“Imagine I took the original comic and changed one pixel to black, then claimed all the other pixels were mine. Should that be considered “transformation”?”

Of course not, and nobody would. But I don’t see how this question relates to the subject at hand. We aren’t talking about whether the use was “transformative” (although it is), but whether it is parody.

That said, there is no objective amount of change required to count as a “transformative”. It might be possible to contrive of an example where changing a single pixel would count, but it seems unlikely.

“If I change one word of a 10,000 word book in “parody”, shall I then be able to call the rest of the 9,999 words mine?”

Again, while it’s hard to come up with how this could possibly happen, if you do manage to actually develop a parody of a 10,000 word work by changing a single word, then I’d answer yes. Remember, a work isn’t parody just because the author says it is. “Parody” has a specific meaning.

“It’s not a matter of whether transformation or parody occurred, but how much as a proportion of the work.”

The law doesn’t agree with this. While the amount of change can (and often is) part of the consideration of the parody or transformative status of the derivative work, it’s a relatively small consideration. There is no “minimum change” requirement.

JP Jones (profile) says:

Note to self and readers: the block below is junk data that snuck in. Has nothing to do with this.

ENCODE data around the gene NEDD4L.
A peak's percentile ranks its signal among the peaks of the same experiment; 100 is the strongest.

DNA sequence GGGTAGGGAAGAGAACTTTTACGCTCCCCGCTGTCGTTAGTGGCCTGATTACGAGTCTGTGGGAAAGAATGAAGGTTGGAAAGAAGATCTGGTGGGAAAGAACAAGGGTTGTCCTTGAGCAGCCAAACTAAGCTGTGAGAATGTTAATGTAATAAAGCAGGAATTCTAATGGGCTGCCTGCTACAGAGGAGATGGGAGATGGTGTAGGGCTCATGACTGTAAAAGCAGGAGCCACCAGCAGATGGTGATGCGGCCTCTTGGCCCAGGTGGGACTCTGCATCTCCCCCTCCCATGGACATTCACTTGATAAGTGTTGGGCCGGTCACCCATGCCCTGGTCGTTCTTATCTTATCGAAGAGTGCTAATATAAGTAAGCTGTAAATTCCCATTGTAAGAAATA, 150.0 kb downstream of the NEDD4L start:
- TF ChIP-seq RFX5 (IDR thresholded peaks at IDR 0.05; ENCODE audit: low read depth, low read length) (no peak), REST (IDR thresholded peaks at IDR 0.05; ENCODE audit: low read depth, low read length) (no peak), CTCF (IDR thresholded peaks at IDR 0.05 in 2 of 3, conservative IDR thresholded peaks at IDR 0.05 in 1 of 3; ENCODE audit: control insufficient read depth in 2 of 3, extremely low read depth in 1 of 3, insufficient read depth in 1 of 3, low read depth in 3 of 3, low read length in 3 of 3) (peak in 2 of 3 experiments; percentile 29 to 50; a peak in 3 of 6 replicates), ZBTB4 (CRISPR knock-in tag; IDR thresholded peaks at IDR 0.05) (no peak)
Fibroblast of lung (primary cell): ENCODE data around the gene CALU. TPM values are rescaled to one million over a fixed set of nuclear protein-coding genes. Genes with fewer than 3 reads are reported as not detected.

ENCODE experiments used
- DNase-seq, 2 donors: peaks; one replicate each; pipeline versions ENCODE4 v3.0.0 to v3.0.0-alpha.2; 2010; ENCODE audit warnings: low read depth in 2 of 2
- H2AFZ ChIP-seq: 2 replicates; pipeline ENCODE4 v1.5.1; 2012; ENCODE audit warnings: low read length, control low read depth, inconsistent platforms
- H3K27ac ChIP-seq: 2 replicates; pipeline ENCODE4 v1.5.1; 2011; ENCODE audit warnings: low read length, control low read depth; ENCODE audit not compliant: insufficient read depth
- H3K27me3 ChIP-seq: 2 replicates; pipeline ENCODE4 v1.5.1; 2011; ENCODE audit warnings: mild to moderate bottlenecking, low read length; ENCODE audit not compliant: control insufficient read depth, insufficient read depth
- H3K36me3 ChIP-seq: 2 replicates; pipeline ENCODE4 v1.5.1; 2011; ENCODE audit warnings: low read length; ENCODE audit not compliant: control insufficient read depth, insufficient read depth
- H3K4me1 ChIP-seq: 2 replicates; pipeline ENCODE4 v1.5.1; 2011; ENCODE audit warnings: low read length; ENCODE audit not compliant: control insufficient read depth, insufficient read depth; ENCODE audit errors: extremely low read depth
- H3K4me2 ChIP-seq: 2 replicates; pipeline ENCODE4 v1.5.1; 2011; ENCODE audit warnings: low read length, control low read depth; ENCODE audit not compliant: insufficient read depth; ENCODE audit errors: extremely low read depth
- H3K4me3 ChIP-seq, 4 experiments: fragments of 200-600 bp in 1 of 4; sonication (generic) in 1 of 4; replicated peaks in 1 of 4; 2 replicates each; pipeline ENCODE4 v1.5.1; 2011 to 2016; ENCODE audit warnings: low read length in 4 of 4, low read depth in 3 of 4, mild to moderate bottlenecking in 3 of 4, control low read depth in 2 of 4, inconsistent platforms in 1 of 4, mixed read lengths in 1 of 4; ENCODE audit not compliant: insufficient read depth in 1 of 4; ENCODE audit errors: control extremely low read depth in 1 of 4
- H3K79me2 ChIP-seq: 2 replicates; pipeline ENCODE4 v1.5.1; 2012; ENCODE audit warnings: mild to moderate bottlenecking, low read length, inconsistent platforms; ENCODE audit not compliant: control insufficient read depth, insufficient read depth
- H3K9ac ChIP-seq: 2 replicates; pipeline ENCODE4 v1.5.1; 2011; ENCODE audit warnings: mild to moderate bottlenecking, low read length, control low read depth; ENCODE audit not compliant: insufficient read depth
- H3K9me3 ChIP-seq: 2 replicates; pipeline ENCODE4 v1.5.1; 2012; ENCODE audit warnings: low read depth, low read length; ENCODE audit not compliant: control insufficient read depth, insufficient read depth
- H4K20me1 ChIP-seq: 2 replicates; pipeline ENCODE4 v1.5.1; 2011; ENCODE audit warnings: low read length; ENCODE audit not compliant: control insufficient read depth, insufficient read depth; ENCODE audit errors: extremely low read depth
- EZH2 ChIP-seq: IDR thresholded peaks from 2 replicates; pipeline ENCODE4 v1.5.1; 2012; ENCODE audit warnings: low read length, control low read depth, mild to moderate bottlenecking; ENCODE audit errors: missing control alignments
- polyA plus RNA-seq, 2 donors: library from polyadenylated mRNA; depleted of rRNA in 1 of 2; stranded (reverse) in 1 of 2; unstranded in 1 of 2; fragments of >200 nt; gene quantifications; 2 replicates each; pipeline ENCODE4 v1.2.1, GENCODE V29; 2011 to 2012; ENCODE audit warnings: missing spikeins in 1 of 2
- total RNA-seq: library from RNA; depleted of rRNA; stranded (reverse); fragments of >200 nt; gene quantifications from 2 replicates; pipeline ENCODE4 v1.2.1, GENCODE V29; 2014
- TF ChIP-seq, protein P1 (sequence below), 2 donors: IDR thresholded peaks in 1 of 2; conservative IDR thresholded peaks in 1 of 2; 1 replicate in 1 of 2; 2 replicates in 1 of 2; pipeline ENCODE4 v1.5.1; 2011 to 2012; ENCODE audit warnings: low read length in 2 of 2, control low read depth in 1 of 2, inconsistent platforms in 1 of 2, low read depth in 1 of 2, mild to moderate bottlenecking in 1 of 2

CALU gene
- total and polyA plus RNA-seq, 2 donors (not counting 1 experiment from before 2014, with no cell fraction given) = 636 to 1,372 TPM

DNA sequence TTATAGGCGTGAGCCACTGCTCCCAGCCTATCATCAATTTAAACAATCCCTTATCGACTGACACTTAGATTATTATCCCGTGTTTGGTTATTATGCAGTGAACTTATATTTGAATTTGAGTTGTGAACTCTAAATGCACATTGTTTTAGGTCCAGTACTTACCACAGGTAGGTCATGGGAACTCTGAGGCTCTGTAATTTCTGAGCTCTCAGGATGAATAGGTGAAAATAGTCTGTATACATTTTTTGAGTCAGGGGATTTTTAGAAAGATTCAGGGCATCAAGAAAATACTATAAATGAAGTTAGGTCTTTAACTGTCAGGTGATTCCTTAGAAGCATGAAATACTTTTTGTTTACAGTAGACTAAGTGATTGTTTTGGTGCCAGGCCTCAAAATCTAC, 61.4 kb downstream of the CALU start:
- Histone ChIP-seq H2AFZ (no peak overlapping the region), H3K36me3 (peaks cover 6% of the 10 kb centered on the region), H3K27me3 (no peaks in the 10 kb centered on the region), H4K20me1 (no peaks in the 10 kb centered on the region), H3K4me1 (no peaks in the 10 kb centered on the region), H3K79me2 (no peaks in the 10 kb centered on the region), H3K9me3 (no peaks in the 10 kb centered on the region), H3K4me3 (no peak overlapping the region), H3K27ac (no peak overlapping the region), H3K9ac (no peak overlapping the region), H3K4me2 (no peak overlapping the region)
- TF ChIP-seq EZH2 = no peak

Re: Re: Re: Transformation? Not. Parody? Insufficient.

TV shows like the Daily Show, Colbert Report, and Last Week Tonight often take clips and images directly from news organizations with little to no modification. There’s no permission needed because they are commenting on the work. Sometimes they play a clip directly with no commentary, although it’s obvious to the viewers that commentary is happening (usually because the clip highlights something really stupid).

This is all protected under fair use and parody. And it’s vitally important that this right is protected, as being unable to comment on the speech of others (in whatever form that speech takes) not only violates the First Amendment but is a sign of living in a oppressed state.

runbei says:

Fair use? Piffle

“Fair use,” from the article and comments, would seem to mean “free beer.”

If you make it, you’re morally obligated to share it for free.

If that’s what’s meant, it’s complete bilge. Creators of art have a right to be fairly reimbursed for the use of their creations – exactly as house builders have a lawful and moral right to be paid for their work. “You built it. It’s there. I can use it.” It’s an infantile argument.

J_D (profile) says:

Re: Fair use? Piffle

You misconstrue what it means to “use” art. Creators have a right to be reimbursed for the use of their art as art. Using a house someone else built would be akin to printing out his cartoon, hanging it in a museum, and asking people to pay me to see it. This would be wrong.

If you build a shitty house, however, I have every right to criticize it, using pictures, diagrams, or any other representations of the house to make my point. That is what parody is. It isn’t “using” the actual art for its original intended purpose, it is using the art as a representation of itself to comment upon it.

Sheogorath (profile) says:

Mike’s statement: Even worse, it appears he’s racist, calling someone “Chinese” for criticizing him.
Bok’s rant: Are you Chinese? Come up with something on your own.
Personally, I don’t believe what Bok said was racist, I think it’s based on the fact that China has a reputation for producing the most counterfeit goods in the world. I formed this opinion after carefully reading the above line from the rant in context.